Friday, November 12, 2010

A Challenge to Supporters of Mike Huckabee

The Republican presidential candidate in 2012 will be either Mitt Romney or Mike Huckabee.

As a liberal, I don’t care which one is chosen. Since Barack Obama’s views are closer to my own than those of the Republican Party, I already know that I’ll support his reelection.

As an American, however, I care very deeply about who wins the GOP’s most coveted prize. This is because, while Romney is merely a man with whom I disagree, Huckabee is something much worse – a man who poses a serious threat to this country.

First, though, let me explain why the nominee will be either Romney or Huckabee:

1) When Republican primary voters are polled as to their presidential preferences, the top four choices are always Romney, Huckabee, Sarah Palin, and Newt Gingrich. Not only does this quartet have a significant lead over all of the other hopefuls, but the financial requirements necessary to run a successful primary campaign are such that neither party has nominated someone who wasn’t in the top four by now since 1976. In short, the GOP’s pick will definitely be one of these individuals.

2) While Newt Gingrich and Sarah Palin are both loved by the party’s base of grassroots conservatives, neither of them is capable of winning in a general election – and Republican primary voters are savvy enough to realize this. They may wish for a candidate who reflects their beliefs, but they also want to win, and that latter desire will be the downfall of Gingrich and Palin, thus leaving only Romney and Huckabee.

Romney will have a lot of advantages going into that contest, including an excellent business record that translates into strength on economic issues; a center-right image that will appeal to moderate Republicans in the primaries and independent voters in the general election; and a powerful fundraising apparatus. That said, his Mormonism and shakiness as a social conservative may hurt him with the Christian Right, while his responsibility for a health care reform bill in Massachusetts similar to the one passed by Obama could cost him among the Tea Party. If these things happen in such a way so as to deny Romney the nomination, Huckabee will be their beneficiary.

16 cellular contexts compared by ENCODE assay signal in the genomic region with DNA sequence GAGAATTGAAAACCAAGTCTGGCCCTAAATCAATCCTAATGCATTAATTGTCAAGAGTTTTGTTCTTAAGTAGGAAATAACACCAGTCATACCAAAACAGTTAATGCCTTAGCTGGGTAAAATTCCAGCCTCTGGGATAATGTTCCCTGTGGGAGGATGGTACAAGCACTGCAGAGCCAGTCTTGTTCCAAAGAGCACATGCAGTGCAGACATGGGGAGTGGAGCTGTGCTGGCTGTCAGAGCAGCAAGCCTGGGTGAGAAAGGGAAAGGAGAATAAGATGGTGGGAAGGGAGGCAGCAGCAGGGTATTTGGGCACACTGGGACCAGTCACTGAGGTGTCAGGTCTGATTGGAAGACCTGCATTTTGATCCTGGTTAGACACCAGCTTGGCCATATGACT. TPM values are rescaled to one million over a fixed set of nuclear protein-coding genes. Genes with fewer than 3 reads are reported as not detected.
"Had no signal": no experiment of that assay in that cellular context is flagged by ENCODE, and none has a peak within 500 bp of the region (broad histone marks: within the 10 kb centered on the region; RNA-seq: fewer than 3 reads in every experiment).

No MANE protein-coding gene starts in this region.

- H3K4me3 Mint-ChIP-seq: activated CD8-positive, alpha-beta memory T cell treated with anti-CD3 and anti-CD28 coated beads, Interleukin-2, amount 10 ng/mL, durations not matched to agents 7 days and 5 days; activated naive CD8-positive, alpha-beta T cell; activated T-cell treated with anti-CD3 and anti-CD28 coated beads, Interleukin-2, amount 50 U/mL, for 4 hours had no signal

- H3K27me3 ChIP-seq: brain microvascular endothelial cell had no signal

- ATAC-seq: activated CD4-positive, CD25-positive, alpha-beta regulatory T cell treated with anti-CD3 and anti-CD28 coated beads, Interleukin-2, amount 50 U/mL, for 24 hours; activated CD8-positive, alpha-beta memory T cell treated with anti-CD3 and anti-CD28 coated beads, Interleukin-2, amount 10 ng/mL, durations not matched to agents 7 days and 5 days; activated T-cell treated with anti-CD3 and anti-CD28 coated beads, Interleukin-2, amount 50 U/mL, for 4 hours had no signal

That is a thought that terrifies me, for the simple reason that America can’t afford the risk that Mike Huckabee will ever become president.

Why?

We can start with Wayne DuMond, an Arkansas man who was sentenced to thirty-nine years in prison (reduced from an initial life plus twenty years) after he brutally raped a seventeen-year-old girl. Because the evidence that he had committed this crime was irrefutable, normally his case wouldn’t have attracted any special attention.

However, there was a catch – unbeknownst to DuMond, the girl he’d raped was the third cousin of Bill Clinton.

This shouldn’t have made any difference. However, several right-wing extremists decided to spread rumors that DuMond was innocent, a claim that – despite its absolute and obvious falsehood – was embraced by overzealous Clinton-haters. Foremost among them was Mike Huckabee, who not only commuted DuMond’s sentence less than ten weeks after becoming governor, but even skirted federal law by tampering with the parole board (which had twice denied DuMond’s applications) so that it would decide in his favor.

Less than a year after DuMond was released, he raped another woman. This time, he also murdered her.

This may be the most abhorrent thing Huckabee has done, but it certainly isn’t the only one. He also has a history of sexism (1998 - he signs a full-page advertisement in USA Today saying that women should “submit graciously” to their husbands), racism (1993 - he speaks before a white supremacist group known as the Council of Conservative Citizens), and prejudice against Mormons (2008 - he claims that Mormons believe Jesus and Satan are brothers). The group for which he has reserved his worst bile are homosexuals, whose sexual orientation he has compared with incest, who he has claimed are committing moral sins comparable with lying and stealing, and whose ability to marry he argues would threaten the survival of civilization itself.

Finally, there is the danger that Huckabee poses to one of America’s most basic and important liberties – religious freedom, as protected by the separation of church and state.


From a speech delivered in his 2008 presidential campaign:

I believe it's a lot easier to change the Constitution than it would be to change the word of the living God. And that's what we need to do — to amend the Constitution so it's in God's standards…

As a Jew, I know from personal experience what can happen as a result of such opinions. I can still remember being the child who was victimized by anti-Semitism – who had quarters thrown at his head and swastikas drawn on his textbooks, who was told by his friends that Jews worshipped the devil and were responsible for the death of Christ. I even remember being dragged into a lake by a group of my peers, although the part when they held my head under water and chanted “Drown the Jew” has, mercifully, been blotted from my memory.

Hence my response to Huckabee’s support of theocracy:

Religious institutions that use government power in support of themselves and force their views on persons of other faiths, or of no faith, undermine all our civil rights.

That line isn’t mine, by the way. It was written by Thomas Jefferson.